Offshore wind turbines are among the most commonly utilized forms of renewable, carbon-free energy. Because of their relatively low cost and high efficiency, their use is increasing globally. Although made by many manufacturers, wind turbine designs have become fairly standard, consisting of a three-blade turbine mounted on a pole. This design is effective for harnessing wind energy and converting it into electricity, especially when grouped to create wind farms, but a new concept could increase annual power yields by five times.


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Fewer Limits And More Power

Wind Catching Systems, based in Norway, is currently developing a new type of wind turbine that consists of over 100 scaled-down blades arrange across a 1000-foot square grid. The floating Wind Catcher system is meant to be anchored to the ocean floor, at depths much greater than traditional offshore farms—as much as 3,000 feet deep.

Floating wind turbine systems can be set up in more remote waters than those that are driven directly into the seabed. In addition to posing a greater threat to wildlife, like shorebirds and marine life, the performance of coastal wind farms is limited by wind speeds that are considerably lower compared to airflow over the open ocean.

Blue H Technologies – World’s First Floating Wind Turbine. Credit: Green Storm 7

Wind Catching Systems’ new turbine design wouldn’t be the first floating system, but it would be the tallest and the most productive. With smaller but more plentiful blades, arranged in a grid that surpasses the height of the Eiffel Tower, Wind Catcher would be easier to manufacture and able to complete many more rotations for the same wind speed. Wind Catcher is also meant to last longer and be easier to maintain compared to the traditional pole-mounted commercial wind turbine. Other improvements include the utilization of recyclable, non-fiberglass materials and a special radar system to detect and deter migrating birds.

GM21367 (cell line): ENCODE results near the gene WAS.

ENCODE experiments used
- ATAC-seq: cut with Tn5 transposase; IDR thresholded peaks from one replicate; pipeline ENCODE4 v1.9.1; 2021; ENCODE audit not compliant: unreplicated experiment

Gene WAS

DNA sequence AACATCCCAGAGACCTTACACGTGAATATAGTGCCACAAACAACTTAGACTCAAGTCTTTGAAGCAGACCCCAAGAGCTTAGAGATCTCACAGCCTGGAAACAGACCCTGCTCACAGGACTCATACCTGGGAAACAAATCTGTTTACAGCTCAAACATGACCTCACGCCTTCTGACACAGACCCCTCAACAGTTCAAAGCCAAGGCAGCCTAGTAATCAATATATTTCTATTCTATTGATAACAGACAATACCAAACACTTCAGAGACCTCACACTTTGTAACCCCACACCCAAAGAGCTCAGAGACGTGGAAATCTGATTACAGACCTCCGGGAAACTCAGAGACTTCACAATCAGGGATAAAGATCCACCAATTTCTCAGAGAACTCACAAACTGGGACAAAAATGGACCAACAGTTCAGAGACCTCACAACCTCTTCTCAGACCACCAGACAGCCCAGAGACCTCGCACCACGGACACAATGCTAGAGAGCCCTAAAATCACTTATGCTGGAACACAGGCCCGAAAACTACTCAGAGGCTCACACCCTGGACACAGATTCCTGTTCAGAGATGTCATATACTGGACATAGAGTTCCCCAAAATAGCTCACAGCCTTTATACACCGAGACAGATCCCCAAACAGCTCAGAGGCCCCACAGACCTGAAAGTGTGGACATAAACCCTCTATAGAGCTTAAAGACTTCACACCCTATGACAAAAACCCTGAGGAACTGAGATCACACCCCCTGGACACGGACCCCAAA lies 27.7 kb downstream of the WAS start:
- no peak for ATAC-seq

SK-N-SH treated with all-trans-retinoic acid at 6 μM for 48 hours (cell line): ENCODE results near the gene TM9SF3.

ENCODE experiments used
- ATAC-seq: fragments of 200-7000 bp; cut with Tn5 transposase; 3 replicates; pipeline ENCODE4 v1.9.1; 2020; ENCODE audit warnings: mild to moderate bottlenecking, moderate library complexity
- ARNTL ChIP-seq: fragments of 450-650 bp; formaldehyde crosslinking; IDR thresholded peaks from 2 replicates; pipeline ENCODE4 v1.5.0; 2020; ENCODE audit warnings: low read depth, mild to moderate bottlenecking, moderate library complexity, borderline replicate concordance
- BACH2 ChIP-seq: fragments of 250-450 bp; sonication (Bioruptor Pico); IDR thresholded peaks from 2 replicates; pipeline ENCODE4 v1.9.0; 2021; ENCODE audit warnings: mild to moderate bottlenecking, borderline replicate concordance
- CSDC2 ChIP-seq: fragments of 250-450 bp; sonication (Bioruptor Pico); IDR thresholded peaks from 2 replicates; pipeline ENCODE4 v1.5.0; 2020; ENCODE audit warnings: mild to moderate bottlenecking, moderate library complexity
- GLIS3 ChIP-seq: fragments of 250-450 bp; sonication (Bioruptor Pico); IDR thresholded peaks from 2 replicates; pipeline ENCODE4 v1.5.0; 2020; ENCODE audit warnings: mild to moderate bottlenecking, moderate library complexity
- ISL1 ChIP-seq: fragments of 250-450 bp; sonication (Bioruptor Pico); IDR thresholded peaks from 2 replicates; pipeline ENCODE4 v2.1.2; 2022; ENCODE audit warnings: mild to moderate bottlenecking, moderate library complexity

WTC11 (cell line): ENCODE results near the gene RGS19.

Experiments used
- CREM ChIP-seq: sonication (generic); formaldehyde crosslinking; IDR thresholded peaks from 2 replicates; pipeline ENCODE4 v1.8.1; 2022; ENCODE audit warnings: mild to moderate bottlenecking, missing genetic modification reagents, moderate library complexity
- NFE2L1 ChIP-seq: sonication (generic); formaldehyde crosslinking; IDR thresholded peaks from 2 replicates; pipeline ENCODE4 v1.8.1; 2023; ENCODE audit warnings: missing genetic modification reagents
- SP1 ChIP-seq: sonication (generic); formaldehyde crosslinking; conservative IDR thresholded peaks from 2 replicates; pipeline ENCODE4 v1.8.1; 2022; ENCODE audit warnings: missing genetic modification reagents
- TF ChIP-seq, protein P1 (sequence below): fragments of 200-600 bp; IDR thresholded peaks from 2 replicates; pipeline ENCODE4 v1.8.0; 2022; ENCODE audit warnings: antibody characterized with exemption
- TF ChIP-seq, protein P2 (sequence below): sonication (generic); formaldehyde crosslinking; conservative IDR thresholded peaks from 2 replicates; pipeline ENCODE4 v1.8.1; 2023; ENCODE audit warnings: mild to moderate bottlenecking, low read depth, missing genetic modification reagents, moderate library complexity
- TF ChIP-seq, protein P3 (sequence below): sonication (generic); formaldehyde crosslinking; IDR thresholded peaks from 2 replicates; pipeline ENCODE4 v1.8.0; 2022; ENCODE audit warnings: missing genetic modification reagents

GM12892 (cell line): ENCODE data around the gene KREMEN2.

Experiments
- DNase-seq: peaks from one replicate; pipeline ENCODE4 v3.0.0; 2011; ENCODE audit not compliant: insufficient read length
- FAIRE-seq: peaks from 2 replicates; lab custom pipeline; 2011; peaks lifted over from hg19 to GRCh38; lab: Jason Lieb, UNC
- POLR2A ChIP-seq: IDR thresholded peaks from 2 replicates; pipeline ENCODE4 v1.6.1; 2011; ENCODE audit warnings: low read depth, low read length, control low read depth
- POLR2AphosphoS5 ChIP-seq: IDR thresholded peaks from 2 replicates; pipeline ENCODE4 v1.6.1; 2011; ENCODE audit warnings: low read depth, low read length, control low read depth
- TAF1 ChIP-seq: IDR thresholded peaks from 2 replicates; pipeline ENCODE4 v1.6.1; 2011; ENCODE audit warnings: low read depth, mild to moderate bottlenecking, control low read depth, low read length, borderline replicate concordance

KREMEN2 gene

Coming Soon To The North Sea?

A prototype of Wind Catcher is expected to be built in the North Sea with a possibility of more systems to be erected far off the coasts of California and Japan where wind activity can offer some of the greatest energy production.

Floatgen 2MW demonstrator during mooring hook-up. Credit: Ole.stobbe.offshore

What do you think of this new, multi-turbine, wind-harnessing system? Comment and share your thoughts.

ABOUT Wind Catching Systems

Wind Catching Systems was founded in 2017 by Asbjørn Nes, Arthur Kordt and Ole Heggheim with an ambition to radically improve offshore wind technology. The goal was to build a system that was competitive enough to operate without subsidies.

Inspired by Kai Levander, Heggheim’s former colleague at Aker Yards, they started working on the idea of multi-turbines. The goal was to maximize power generation from a concentrated area. It soon became clear that a multitude of small turbines gave a much better result per area than a big turbine. Easy maintenance, durability and simplicity were the guiding principles when the first Windcatcher was designed as a sail on a trimaran.

One of the defining features of the Windcatcher is the fact that it bypasses the cubic law valid for a single turbine – weight and cost scales with the radius^3 while energy production scales with radius^2. The scaling potential for the Windcatching Technology is phenomenal. This is just the beginning.

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